The more any quantitative social indicator is used for social decision-making, the more subject it will be to corruption pressures and the more apt it will be to distort and corrupt the social processes it is intended to monitor.

From The ‘awful idea of accountability’: inscribing people into the measurement of objects (which I’m working on archiving here)

Accountability is more than, indeed systematically different from, responsibility. The latter entails, literally, being liable to answer for duties defined as yours. Responsibility implies stewardship, the proper conserving and use of those things charged to you, whether by an owner, a sovereign, or a metaphysical authority such as God, orthe people. Responsibility entails the discharge of one’s charge: it demands a reckoning, and in that sense an accounting for how you have conserved and used the things with which you have been charged (whether they be goods, money or powers). Its technical accounting form is therefore the ancient charge/discharge system of stewardship, which can be found as far back as ancient Egypt.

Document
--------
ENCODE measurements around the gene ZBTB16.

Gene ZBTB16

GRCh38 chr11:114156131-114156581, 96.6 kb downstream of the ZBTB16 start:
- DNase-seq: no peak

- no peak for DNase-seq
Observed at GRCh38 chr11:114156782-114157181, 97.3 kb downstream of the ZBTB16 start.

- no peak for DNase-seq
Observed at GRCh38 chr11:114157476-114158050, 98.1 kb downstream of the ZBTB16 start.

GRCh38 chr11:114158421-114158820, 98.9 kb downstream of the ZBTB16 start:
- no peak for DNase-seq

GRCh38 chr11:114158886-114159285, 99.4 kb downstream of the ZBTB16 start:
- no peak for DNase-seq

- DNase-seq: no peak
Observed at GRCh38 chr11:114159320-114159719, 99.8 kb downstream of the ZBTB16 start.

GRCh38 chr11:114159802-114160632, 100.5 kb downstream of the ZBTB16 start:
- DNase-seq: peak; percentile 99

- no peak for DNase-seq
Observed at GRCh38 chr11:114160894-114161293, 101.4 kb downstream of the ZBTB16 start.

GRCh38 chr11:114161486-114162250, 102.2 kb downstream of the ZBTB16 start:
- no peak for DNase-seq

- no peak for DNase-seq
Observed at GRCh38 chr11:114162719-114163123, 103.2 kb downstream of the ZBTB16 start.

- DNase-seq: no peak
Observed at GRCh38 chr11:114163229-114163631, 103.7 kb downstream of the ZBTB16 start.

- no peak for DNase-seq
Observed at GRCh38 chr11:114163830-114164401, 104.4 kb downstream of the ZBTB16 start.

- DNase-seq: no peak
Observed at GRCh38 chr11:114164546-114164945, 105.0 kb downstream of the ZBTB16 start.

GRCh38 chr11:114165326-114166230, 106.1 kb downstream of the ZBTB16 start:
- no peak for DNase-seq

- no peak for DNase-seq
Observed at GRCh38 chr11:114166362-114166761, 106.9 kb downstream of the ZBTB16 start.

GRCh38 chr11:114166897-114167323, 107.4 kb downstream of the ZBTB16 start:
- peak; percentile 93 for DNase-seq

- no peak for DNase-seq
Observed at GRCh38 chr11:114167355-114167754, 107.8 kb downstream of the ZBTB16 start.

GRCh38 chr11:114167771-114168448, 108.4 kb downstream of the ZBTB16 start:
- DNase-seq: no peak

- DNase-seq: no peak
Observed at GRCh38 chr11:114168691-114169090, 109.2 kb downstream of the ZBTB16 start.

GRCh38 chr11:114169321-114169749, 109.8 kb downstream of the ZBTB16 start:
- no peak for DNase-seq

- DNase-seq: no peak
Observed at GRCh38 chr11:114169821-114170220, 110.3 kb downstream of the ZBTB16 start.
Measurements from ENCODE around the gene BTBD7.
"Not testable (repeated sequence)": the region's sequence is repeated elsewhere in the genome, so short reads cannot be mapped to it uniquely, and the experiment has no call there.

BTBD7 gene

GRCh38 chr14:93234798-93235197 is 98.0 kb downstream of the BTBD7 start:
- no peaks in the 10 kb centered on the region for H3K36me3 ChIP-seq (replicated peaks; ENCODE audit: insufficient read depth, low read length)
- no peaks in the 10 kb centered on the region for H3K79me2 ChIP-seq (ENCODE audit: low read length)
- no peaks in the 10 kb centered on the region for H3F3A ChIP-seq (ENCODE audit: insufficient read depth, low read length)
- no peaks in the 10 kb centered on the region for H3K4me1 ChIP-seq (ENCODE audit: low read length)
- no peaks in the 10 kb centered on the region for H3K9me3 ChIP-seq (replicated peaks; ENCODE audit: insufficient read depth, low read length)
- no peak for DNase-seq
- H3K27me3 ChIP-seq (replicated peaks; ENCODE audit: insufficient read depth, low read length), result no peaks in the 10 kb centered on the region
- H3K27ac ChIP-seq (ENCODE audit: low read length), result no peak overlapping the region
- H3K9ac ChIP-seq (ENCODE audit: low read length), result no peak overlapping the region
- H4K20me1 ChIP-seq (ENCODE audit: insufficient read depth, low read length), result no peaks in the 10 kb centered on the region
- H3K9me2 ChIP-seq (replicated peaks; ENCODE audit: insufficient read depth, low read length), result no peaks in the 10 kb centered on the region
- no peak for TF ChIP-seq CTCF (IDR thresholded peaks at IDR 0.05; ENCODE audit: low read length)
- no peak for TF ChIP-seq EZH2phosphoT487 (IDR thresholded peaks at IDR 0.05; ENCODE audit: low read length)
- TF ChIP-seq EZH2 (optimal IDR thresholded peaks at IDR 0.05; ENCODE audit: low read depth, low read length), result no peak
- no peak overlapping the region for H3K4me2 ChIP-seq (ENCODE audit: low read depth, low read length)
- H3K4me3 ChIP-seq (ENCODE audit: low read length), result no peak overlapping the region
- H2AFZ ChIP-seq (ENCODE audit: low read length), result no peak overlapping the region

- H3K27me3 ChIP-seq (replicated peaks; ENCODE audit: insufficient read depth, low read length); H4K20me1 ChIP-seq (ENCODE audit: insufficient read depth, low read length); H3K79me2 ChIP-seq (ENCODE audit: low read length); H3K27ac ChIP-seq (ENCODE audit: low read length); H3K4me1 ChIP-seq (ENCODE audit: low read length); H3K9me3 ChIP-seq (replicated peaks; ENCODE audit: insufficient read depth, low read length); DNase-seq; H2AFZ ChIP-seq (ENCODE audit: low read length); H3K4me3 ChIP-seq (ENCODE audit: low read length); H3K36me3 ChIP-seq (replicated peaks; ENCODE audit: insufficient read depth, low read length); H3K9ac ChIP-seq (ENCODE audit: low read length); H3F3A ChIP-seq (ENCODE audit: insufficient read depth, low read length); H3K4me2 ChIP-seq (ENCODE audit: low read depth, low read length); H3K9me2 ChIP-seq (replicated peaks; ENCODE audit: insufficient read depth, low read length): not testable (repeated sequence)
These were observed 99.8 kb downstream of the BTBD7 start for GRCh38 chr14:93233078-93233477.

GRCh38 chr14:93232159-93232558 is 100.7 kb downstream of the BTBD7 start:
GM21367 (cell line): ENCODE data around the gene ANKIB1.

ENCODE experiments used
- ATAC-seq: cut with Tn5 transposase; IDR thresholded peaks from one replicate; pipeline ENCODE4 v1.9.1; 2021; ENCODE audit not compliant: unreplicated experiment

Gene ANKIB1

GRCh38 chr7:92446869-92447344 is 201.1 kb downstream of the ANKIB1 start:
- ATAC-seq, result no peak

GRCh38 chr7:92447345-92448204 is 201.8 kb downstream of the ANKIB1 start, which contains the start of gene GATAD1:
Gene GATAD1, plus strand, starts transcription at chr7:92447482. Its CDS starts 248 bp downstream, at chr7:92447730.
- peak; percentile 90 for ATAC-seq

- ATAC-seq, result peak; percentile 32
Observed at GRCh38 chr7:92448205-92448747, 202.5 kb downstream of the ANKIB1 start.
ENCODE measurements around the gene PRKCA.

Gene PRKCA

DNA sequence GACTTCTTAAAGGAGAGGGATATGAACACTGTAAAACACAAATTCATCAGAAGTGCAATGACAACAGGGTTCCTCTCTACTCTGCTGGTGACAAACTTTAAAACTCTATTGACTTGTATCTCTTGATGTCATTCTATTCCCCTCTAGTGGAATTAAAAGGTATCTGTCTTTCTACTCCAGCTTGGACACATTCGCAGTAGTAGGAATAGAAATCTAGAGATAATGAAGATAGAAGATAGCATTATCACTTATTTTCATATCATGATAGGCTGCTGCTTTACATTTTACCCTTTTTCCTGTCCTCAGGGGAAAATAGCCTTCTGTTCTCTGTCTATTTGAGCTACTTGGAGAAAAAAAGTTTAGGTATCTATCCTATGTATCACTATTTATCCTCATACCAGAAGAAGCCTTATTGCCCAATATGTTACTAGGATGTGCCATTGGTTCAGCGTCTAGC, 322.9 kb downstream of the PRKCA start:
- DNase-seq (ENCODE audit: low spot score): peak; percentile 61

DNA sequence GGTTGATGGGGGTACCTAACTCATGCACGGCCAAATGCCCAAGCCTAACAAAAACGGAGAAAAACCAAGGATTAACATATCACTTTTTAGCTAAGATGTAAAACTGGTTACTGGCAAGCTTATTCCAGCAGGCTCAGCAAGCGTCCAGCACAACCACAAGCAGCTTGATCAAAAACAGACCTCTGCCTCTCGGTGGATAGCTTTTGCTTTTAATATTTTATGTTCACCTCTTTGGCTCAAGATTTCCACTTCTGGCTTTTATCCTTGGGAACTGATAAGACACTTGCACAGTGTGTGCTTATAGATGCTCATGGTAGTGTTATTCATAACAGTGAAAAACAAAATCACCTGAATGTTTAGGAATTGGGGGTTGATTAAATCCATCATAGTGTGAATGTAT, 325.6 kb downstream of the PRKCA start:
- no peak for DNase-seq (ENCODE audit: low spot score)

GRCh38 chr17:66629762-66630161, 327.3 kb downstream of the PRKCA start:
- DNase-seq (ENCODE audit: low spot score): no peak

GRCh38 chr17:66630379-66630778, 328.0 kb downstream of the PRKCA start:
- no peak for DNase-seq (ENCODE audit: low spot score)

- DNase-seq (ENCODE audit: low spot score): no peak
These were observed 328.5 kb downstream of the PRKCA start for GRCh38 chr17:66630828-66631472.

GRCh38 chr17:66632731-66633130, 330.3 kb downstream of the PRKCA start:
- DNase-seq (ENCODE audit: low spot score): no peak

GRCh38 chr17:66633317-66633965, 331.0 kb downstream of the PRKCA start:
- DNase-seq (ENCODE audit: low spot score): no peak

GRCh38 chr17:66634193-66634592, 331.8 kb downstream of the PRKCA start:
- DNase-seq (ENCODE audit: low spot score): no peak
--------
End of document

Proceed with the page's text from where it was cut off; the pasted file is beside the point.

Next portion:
Accountability, on the other hand, is in its operation and scope more totaland insistent. Not only are duties specified, but the means of evaluating the level of their performance is already prescribed, in implicit or explicit norms, standards and targets of performance; wherefore surveillance over and judgement of performance isvastly widened and deepened. One is no longer just a steward of goods, monies or powers, answerable for past performance and present circumstance. Accountability ranges more freely over space and time, focusing as much on future potential as on past accomplishment, connecting and consolidating performance reports to plans and forecasts. As it does so, accountability in all its processes engages the self more insistently in the successful accomplishment of what is demanded over time and space.